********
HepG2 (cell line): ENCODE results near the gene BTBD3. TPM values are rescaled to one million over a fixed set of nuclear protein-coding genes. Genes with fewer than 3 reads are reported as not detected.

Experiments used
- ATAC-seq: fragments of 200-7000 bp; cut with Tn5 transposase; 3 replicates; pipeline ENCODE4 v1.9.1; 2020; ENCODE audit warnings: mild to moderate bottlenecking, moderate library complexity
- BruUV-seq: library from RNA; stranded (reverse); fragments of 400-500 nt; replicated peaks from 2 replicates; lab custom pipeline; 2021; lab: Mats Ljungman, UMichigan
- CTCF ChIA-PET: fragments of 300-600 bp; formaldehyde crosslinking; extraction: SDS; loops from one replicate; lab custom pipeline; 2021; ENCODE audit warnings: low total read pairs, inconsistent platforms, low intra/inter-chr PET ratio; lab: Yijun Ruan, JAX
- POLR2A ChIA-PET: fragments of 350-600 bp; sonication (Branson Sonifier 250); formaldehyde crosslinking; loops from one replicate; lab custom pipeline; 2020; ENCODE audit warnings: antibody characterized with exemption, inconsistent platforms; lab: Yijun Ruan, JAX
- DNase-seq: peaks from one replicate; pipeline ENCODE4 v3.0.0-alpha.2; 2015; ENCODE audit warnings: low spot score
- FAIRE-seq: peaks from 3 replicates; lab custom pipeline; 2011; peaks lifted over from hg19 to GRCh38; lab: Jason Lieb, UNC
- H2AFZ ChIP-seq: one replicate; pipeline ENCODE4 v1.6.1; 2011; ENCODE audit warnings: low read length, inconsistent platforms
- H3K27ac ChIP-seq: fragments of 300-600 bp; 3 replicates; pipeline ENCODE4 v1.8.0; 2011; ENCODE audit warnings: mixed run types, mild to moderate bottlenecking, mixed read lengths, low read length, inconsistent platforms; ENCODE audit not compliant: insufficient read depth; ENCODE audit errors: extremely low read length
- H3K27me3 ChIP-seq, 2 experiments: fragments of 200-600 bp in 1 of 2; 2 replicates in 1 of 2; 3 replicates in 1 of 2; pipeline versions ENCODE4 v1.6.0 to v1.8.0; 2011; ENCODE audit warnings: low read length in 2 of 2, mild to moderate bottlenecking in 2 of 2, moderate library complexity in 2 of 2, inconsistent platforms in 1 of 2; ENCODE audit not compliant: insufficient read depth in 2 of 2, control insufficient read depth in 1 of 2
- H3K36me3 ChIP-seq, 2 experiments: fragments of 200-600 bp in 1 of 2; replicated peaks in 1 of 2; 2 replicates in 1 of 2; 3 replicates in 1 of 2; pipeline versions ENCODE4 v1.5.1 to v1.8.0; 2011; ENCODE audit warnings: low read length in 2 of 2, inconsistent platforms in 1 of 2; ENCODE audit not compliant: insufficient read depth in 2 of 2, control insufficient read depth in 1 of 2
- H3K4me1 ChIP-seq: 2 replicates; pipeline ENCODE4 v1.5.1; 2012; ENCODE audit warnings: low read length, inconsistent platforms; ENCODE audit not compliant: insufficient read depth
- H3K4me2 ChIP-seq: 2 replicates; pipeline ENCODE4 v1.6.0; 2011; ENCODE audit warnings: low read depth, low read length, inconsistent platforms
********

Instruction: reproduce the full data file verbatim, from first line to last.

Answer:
HepG2 (cell line): ENCODE results near the gene BTBD3. TPM values are rescaled to one million over a fixed set of nuclear protein-coding genes. Genes with fewer than 3 reads are reported as not detected.

Experiments used
- ATAC-seq: fragments of 200-7000 bp; cut with Tn5 transposase; 3 replicates; pipeline ENCODE4 v1.9.1; 2020; ENCODE audit warnings: mild to moderate bottlenecking, moderate library complexity
- BruUV-seq: library from RNA; stranded (reverse); fragments of 400-500 nt; replicated peaks from 2 replicates; lab custom pipeline; 2021; lab: Mats Ljungman, UMichigan
- CTCF ChIA-PET: fragments of 300-600 bp; formaldehyde crosslinking; extraction: SDS; loops from one replicate; lab custom pipeline; 2021; ENCODE audit warnings: low total read pairs, inconsistent platforms, low intra/inter-chr PET ratio; lab: Yijun Ruan, JAX
- POLR2A ChIA-PET: fragments of 350-600 bp; sonication (Branson Sonifier 250); formaldehyde crosslinking; loops from one replicate; lab custom pipeline; 2020; ENCODE audit warnings: antibody characterized with exemption, inconsistent platforms; lab: Yijun Ruan, JAX
- DNase-seq: peaks from one replicate; pipeline ENCODE4 v3.0.0-alpha.2; 2015; ENCODE audit warnings: low spot score
- FAIRE-seq: peaks from 3 replicates; lab custom pipeline; 2011; peaks lifted over from hg19 to GRCh38; lab: Jason Lieb, UNC
- H2AFZ ChIP-seq: one replicate; pipeline ENCODE4 v1.6.1; 2011; ENCODE audit warnings: low read length, inconsistent platforms
- H3K27ac ChIP-seq: fragments of 300-600 bp; 3 replicates; pipeline ENCODE4 v1.8.0; 2011; ENCODE audit warnings: mixed run types, mild to moderate bottlenecking, mixed read lengths, low read length, inconsistent platforms; ENCODE audit not compliant: insufficient read depth; ENCODE audit errors: extremely low read length
- H3K27me3 ChIP-seq, 2 experiments: fragments of 200-600 bp in 1 of 2; 2 replicates in 1 of 2; 3 replicates in 1 of 2; pipeline versions ENCODE4 v1.6.0 to v1.8.0; 2011; ENCODE audit warnings: low read length in 2 of 2, mild to moderate bottlenecking in 2 of 2, moderate library complexity in 2 of 2, inconsistent platforms in 1 of 2; ENCODE audit not compliant: insufficient read depth in 2 of 2, control insufficient read depth in 1 of 2
- H3K36me3 ChIP-seq, 2 experiments: fragments of 200-600 bp in 1 of 2; replicated peaks in 1 of 2; 2 replicates in 1 of 2; 3 replicates in 1 of 2; pipeline versions ENCODE4 v1.5.1 to v1.8.0; 2011; ENCODE audit warnings: low read length in 2 of 2, inconsistent platforms in 1 of 2; ENCODE audit not compliant: insufficient read depth in 2 of 2, control insufficient read depth in 1 of 2
- H3K4me1 ChIP-seq: 2 replicates; pipeline ENCODE4 v1.5.1; 2012; ENCODE audit warnings: low read length, inconsistent platforms; ENCODE audit not compliant: insufficient read depth
- H3K4me2 ChIP-seq: 2 replicates; pipeline ENCODE4 v1.6.0; 2011; ENCODE audit warnings: low read depth, low read length, inconsistent platforms